Auditing SMTP, POP, and IMAP with Expect

By Rob Thomas, 18 AUG 2000

UNIX contains numerous tools and methods for auditing and securing your host. However, as your network of UNIX boxes expands, it becomes difficult to scale the host-based tools to perform the necessary auditing and verification. This is where toolkits such as Expect become handy. In this article, I will demonstrate the power of Expect as a rich development toolkit for automated auditing of the UNIX hosts on your network.

A Bit About Expect

Expect is a toolkit based on the Tcl language. You can obtain both Expect and Tcl here. This site, the Expect home page, also contains a grand collection of information about Expect. You might also wish to pick up a copy of Exploring Expect, by Don Libes, published by O'Reilly and Associates.

Auditing SMTP, POP, and IMAP

Within almost all networks, there likely exist one or more SMTP, POP, and perhaps IMAP servers. These servers provide the now ubiquitous e-mail connectivity required in any corporation.

However, these services are also some of the most easily exploited services on any network. Quite often, these services are "open" to the Internet, which allows easy connectivity for remote users. It also allows easy connectivity for the miscreants who seek illegal access to your hosts.

To ensure compliance with policies and that the daemons are at the proper software release levels, we can use Expect to automatically probe networks for SMTP servers, POP servers, and IMAP servers.

SMTP auditing with mtaprobe.exp

The mtaprobe.exp tool is designed to sweep a list of IP addresses and determine three things:

1. The type and version of the SMTP daemon on TCP port 25, if any.
2. Determine if the daemon will allow the EXPN (expand) command.
3. Determine if the daemon is configured to relay all e-mail, thus opening up the host to serving as a SPAM relay.

Once the type and version of the SMTP daemon are acquired, the auditor can cross reference this information with the various vendor alerts, CERT advisories, and vendor patch documents. This will help to ensure that the SMTP daemon is protected against the latest vulnerabilities.

Allowing the EXPN (expand) function to be performed can assist miscreants who are attempting to obtain account information or e-mail addresses. For example, many common e-mail aliases such as administrators, sales, info, and the like contain the actual e-mail addresses (which often correspond to login IDs) of employees. Allowing someone to peruse these IDs may be a bit more information than you care to share.

A wide-open, Internet connected e-mail relay is simply trouble brewing. The SPAMmers will find it, eventually, and use it to issue thousands of pieces of unsolicited e-mail. Such abuse may cause the mail relay to stop providing legitimate e-mail messaging. Worse, the SPAMmers may be forwarding e-mail with illicit content, causing quite a bit of public embarrassment. All of this may result in the site being added to a blackhole list, thus effectively blocking all e-mail from the site from reaching other, popular Internet addresses.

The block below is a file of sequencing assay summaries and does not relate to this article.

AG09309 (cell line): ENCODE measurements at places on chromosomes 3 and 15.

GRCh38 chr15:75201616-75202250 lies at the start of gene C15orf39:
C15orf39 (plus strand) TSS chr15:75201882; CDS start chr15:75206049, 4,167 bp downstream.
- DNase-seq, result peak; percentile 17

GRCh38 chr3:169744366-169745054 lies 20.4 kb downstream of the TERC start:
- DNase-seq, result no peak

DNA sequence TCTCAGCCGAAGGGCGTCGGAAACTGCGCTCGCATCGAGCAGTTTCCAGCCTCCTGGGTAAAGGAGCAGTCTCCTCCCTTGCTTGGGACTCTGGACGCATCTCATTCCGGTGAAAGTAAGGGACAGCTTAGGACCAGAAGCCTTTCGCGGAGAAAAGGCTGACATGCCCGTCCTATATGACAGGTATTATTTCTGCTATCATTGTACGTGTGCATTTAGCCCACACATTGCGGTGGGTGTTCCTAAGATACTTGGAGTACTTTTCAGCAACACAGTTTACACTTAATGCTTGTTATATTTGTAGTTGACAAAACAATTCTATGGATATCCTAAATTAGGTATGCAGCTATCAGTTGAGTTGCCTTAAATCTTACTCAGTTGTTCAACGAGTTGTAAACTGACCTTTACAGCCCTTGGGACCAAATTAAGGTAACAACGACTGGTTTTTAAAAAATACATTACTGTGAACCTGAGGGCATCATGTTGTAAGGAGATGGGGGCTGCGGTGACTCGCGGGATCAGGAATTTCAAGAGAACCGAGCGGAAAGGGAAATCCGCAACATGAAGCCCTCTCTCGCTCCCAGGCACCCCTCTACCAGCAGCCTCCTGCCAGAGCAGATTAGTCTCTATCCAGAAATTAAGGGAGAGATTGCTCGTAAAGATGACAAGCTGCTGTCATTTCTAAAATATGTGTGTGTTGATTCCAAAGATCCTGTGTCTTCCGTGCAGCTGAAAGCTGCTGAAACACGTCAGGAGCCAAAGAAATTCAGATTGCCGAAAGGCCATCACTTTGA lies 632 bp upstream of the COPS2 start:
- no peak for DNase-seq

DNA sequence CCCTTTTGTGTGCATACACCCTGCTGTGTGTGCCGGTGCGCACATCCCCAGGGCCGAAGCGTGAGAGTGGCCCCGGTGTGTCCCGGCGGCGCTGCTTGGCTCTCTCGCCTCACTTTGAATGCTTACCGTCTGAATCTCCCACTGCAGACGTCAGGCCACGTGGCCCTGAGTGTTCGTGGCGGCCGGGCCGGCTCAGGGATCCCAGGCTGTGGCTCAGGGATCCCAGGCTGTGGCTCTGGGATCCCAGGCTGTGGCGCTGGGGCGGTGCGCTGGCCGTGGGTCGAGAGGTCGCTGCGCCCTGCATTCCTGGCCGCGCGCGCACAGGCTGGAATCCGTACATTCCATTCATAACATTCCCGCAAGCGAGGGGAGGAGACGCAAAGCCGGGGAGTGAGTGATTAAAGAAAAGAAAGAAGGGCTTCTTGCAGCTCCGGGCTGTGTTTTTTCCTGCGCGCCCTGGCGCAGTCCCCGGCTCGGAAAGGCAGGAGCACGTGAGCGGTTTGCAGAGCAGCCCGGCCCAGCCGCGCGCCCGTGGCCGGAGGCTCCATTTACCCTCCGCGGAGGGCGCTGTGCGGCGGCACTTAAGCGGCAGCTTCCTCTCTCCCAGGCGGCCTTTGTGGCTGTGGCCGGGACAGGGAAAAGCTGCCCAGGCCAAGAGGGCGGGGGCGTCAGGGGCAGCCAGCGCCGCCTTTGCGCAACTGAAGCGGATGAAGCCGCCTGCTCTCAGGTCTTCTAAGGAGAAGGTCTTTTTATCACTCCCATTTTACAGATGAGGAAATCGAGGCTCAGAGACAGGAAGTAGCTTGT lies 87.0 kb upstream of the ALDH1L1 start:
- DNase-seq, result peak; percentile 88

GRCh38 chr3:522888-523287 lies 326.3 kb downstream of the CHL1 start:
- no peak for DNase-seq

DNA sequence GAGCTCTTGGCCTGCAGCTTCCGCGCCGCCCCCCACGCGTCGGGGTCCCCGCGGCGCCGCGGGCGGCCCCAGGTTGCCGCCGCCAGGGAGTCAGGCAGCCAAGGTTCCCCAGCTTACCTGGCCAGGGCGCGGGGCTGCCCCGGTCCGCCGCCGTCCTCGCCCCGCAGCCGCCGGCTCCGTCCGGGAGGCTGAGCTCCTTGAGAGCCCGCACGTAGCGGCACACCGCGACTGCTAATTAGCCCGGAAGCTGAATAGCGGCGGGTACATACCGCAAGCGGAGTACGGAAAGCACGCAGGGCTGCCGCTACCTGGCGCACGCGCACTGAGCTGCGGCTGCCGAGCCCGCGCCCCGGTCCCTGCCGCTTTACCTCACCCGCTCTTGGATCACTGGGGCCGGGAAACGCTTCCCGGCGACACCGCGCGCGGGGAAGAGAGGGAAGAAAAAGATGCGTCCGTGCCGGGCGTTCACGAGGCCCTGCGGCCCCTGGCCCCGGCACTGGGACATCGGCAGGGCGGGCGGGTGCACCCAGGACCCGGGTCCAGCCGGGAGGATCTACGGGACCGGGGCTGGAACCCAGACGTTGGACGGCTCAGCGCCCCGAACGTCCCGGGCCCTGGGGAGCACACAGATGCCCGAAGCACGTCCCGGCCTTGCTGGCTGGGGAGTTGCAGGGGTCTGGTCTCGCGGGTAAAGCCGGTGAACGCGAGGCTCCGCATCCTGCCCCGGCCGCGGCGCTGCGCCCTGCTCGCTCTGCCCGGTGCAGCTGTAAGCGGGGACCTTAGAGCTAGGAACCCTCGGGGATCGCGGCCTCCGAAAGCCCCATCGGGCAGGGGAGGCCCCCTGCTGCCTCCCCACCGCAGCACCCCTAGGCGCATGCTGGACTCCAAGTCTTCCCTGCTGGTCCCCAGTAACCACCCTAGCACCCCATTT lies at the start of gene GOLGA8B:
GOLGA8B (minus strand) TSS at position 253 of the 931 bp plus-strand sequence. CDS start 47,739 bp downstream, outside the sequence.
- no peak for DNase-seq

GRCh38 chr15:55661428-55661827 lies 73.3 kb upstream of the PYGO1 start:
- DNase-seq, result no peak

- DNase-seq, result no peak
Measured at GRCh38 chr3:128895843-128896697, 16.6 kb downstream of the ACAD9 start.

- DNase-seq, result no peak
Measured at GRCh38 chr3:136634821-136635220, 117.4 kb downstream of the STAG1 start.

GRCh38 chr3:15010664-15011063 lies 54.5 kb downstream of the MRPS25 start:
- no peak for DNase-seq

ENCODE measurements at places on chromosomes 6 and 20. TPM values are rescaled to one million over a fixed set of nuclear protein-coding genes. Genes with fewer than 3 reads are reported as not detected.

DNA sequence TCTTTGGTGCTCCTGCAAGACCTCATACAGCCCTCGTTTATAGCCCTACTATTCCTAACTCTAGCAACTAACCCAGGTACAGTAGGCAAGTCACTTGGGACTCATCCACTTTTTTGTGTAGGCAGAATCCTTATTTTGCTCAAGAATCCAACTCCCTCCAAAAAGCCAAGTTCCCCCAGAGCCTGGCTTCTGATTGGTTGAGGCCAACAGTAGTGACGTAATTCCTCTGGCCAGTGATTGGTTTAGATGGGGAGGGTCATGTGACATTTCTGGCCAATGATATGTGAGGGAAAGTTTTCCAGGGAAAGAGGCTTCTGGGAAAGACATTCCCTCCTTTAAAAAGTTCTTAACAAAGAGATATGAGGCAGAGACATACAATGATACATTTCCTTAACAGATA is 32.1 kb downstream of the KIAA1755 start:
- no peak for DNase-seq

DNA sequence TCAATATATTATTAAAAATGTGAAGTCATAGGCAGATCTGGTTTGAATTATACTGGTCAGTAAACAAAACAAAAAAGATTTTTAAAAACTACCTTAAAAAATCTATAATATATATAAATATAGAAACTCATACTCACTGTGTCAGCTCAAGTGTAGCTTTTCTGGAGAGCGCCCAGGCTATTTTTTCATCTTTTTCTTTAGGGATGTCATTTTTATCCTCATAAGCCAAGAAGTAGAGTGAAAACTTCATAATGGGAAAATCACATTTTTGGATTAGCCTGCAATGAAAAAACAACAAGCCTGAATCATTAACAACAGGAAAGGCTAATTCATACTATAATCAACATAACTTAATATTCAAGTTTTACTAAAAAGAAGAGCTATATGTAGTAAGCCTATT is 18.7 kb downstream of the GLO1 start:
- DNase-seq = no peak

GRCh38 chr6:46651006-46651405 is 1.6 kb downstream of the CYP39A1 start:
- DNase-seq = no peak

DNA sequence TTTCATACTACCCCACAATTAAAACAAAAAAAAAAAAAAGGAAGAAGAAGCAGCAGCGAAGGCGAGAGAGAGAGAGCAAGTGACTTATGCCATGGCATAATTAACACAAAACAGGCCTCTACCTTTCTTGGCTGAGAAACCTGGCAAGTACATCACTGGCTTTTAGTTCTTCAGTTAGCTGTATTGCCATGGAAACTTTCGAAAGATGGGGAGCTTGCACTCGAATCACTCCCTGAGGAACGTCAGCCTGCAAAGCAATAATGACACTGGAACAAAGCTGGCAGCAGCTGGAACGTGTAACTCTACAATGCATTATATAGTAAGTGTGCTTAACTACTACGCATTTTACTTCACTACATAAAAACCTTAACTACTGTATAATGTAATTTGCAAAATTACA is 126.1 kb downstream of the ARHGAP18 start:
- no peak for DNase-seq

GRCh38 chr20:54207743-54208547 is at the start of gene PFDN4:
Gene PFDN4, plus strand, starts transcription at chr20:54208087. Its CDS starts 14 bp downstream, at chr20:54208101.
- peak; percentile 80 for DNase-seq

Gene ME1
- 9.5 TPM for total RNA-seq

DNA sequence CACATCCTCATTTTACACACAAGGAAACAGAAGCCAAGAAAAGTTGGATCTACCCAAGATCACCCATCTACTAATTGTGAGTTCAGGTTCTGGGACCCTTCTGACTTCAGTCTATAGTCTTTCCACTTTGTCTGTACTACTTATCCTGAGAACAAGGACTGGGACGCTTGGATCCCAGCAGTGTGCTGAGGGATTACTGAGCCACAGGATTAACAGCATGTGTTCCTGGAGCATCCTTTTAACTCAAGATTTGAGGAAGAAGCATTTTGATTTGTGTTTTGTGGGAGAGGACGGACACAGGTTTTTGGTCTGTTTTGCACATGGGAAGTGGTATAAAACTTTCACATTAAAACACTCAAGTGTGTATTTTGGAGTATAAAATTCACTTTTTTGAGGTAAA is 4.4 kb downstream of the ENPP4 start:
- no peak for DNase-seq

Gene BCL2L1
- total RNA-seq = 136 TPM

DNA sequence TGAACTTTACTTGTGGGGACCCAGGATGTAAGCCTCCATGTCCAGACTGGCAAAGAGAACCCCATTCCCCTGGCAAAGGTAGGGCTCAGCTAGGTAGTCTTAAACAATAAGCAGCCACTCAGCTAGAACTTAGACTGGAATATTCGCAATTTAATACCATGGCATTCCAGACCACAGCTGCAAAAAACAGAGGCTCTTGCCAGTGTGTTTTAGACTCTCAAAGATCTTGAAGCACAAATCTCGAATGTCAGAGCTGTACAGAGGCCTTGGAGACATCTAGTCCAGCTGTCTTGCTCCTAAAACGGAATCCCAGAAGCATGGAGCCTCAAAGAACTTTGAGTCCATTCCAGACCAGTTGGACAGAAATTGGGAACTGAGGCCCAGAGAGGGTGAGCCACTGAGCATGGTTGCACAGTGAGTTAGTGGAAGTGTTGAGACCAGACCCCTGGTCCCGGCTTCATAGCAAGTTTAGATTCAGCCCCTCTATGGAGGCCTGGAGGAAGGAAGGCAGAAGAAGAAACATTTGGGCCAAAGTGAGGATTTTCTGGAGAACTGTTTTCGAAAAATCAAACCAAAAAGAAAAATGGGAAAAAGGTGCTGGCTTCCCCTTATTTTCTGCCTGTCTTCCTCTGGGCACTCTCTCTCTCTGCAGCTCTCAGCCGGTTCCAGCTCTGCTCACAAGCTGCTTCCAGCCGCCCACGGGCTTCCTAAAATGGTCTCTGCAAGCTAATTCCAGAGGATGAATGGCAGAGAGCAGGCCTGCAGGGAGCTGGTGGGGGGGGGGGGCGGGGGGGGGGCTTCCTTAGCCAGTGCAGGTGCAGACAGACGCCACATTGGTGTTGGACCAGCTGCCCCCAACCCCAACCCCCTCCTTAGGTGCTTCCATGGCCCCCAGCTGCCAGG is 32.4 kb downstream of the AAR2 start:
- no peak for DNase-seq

The script requires one modification prior to execution. You must replace the \ string with a legitimate e-mail address. This is required for the relay testing section of the code.

The script requires a list of IP addresses or host names, and such a list can be easily generated from /etc/hosts or DNS with the help of Perl or awk.

Here is the source code for mtaprobe.exp.

POP and IMAP auditing with poptart.exp

The poptart.exp tool is designed to sweep a list of IP addresses or host names to determine if the host has POP and/or IMAP services running, and the version of those services if they exist. This tool will return the version number of the server.

As with mtaprobe.exp, poptart.exp requires a list of IP addresses or host names. Here is the source code for poptart.exp.


As you can see, creating auditing tools in Expect is quite a simple task. These scripts could be easily modified to probe other TCP-based services, such as FTP. While auditing and securing a network of UNIX machines may be one of the most thankless of tasks, it can be automated by the use of Expect. Further, Expect can be used to automate many routine system administration tasks. After downloading and installing Expect, you will likely be crafting your own set of tools in short order.

If you found these tools of use, please peruse my other creations which can be found here.